An unfathomable novel pays off at the end


“” by Nathan Englander. New York: Alfred A. Knopf, 2019. 203 pages. $24.95.

This is one of the strangest books I’ve read in a long time. Until the final chapter, I had no idea what it was about nor what the author was trying to say.

At times, I thought it was an anti-Orthodox screed. But although the protagonist Larry/Shuli had some weird beliefs, I liked and admired his strong moral stance — at least when he was Shuli. If an author is trying to bash a community, why would he make the character representing that group likable?

Larry is the secular son of an Orthodox family. He works in advertising, ignores the dietary laws and other mitzvot, watches pornography on the web.

Then, his father dies and Larry goes to his sister’s home in Memphis — Larry had grown up in Brooklyn — for the shiva, the first seven days of mourning. His unorthodox, and unOrthodox, behavior mortifies his sister and scandalizes the members of that city’s Orthodox community who had come to comfort the mourners.

Instead of being the typical mourner, “sitting slope shouldered, ashen faced, and close to the ground,” the historical pose, he defied tradition by walking outside, not sitting on a low chair and reading “for pleasure.”

At the conclusion of that mourning period, he horrified his sister by insisting that he would not say the Kaddish prayer for 11 months as called for by Jewish law — despite the fact that Orthodox Jews believe that dead relatives may suffer in the afterlife in the absence of those prayers.

Finally, the sister’s rabbi told the siblings that if Larry would hire someone to say the prayer, that would be as good for their father as Larry saying it himself.

Larry goes online and finds a yeshivah student to be his Kaddish proxy. At the end of the 11-month period, Larry receives a photo of the student, Chemi, who had been saying the prayer.

That photo inspires Larry to return to Orthodoxy.

So, he goes back to Judaism, taking his Hebrew name of Shaul, but now with a nickname of Shuli.

He not only returned to Judaism, but also to Royal Hills, Brooklyn, the community he had grown up in.

He marries his bashert (soulmate), Miri, and has two kids. He teaches at a yeshivah and his wife, who is apparently smarter than he is, studies full-time at the women’s kollel, an institute for advanced religious study.

When Shuli observes one of his students acting out, he talks to the child and discovers that the boy’s father had died the previous summer. Not only did the boy not tell the school officials what had happened but he had not been saying Kaddish for his dad.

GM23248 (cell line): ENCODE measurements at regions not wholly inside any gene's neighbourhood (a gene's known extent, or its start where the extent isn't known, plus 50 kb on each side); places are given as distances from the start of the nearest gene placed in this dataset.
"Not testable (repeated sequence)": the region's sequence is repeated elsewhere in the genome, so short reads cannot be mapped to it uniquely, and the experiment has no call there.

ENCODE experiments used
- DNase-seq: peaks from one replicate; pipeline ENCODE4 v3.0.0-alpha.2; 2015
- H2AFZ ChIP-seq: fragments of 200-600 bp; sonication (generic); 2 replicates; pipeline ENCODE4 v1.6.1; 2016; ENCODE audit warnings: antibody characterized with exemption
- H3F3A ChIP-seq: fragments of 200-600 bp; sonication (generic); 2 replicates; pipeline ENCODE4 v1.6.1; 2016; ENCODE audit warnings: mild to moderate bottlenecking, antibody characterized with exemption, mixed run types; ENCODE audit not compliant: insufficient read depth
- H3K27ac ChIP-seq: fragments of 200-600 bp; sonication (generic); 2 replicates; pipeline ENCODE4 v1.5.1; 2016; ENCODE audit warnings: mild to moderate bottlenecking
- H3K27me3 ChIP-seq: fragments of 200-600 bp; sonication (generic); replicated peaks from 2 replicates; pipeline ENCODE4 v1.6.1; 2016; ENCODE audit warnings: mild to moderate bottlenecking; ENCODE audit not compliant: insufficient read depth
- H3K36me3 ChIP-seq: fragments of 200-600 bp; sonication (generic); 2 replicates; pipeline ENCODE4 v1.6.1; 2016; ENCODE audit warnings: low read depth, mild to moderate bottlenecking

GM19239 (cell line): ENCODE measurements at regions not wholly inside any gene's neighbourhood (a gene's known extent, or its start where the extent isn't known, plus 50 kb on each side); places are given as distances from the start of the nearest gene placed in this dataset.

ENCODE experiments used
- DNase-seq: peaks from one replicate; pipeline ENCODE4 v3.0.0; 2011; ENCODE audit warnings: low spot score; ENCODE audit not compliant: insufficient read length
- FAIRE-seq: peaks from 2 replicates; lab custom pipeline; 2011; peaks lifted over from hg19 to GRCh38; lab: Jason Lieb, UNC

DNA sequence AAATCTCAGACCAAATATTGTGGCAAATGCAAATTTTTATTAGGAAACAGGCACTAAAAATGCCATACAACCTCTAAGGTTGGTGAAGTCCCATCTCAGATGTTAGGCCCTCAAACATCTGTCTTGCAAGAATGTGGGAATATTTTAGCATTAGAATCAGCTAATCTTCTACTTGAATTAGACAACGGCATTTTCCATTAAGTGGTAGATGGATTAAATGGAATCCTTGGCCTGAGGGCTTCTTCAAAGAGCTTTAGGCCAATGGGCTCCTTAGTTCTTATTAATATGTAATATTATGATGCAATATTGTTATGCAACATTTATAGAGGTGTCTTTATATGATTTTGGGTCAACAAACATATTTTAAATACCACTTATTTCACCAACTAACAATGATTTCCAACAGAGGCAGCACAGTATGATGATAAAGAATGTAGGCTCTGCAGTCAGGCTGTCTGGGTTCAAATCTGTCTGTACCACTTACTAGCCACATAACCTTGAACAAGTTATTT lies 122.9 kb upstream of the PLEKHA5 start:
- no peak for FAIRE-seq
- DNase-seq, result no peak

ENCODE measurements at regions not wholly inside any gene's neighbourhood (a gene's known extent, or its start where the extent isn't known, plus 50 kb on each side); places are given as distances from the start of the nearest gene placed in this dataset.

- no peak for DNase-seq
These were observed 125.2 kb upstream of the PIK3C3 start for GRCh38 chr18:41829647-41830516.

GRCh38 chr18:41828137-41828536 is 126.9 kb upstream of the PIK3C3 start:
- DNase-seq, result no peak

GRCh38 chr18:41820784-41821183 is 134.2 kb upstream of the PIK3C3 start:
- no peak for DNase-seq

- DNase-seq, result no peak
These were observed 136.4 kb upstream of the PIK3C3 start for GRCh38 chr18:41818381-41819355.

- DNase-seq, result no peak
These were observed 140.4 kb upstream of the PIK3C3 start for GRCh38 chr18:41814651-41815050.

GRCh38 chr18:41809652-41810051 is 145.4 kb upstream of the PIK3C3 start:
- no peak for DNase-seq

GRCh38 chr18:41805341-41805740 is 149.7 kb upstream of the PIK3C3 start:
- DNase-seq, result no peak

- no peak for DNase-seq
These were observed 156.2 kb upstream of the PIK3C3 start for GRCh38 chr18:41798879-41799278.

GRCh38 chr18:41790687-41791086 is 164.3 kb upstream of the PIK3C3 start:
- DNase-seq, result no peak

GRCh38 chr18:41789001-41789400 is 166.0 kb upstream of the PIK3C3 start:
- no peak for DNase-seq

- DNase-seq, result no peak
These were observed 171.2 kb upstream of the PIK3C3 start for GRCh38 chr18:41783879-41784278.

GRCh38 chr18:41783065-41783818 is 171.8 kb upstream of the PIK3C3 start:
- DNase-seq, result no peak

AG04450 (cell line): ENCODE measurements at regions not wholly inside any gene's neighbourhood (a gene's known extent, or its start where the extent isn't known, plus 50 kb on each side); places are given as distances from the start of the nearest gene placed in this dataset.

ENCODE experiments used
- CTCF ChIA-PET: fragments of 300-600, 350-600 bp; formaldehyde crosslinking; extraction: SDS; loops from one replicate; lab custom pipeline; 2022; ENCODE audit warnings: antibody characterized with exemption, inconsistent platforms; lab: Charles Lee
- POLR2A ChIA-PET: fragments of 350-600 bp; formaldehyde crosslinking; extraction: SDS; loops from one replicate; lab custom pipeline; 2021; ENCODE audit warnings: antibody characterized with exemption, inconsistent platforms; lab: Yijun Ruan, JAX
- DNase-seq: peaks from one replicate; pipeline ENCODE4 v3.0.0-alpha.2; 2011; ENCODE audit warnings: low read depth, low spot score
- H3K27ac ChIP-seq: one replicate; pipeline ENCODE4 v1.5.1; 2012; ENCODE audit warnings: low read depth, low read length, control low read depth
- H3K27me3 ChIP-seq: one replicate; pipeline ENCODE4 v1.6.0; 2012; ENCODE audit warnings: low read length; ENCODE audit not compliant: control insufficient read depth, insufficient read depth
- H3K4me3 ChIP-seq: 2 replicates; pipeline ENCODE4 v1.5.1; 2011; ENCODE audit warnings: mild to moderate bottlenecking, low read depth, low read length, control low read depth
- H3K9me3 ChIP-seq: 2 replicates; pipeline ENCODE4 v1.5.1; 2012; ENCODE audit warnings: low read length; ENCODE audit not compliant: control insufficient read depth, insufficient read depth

He doesn’t know what to do with the boy. Shuli confides in his wife and asks for her help. First, she points out, the student has not been bar mitzvahed so he has no obligation to say Kaddish.

Second, she understands that Shuli is seeing himself in the boy. She wisely says, “The boy is not you… .
“This boy at twelve is not you back when you were thirty, stoned and lazy, and wasting a life in advertising… .

“The point is you spending your days selling junk, and your nights trying to catch an STD to bring to this marriage, was necessary at the time. You needed to run away from yourself, to run from the obligations that you’ve since taken on, so that you might achieve ten times — no, a hundred times! — more than what you might ever have done without leaving. We should all be thankful that you, for so long strayed.”

But at a wedding, he is reminded of the deal he made with the yeshiva student to say Kaddish and thinks because he signed a contract paying him, that he has given the student, in effect, his birthright. “I transferred over my rights — for real,” he tells his wife. “Which means that even now, remembering my father is that other man’s job.”

His wife tells him that’s nonsense. But, he answers, at the time he had intended “to be rid of that responsibility [for saying Kaddish for his father] for life. The privilege doesn’t just revert on its own. The other party would need to return it.”

His search for the yeshivah student takes him to Jerusalem where he becomes temporarily homeless in the pursuit of what appears to be an impossible mission.

Only in the final chapter does Englander pull all the loose strings of the book together, making what had been an unfathomable story meaningful and confirming my belief in the basic decency of Shuli.

This book is highly recommended — with two caveats. First, you must read the book to the very end. Secondly, twice in the book, the author vividly discusses Larry’s forays into pornography — the second time in a dream. In no way is pornographic, but the descriptions, while brief, are explicit.

If that doesn’t bother you, get this book and read it.

Aaron Leibel is a former editor at The Jerusalem Post and Washington Jewish Week. His novel, “Generations: The Story of a Jewish Family,” which spans 1,500 years and three continents, is available at and in Kindle format.

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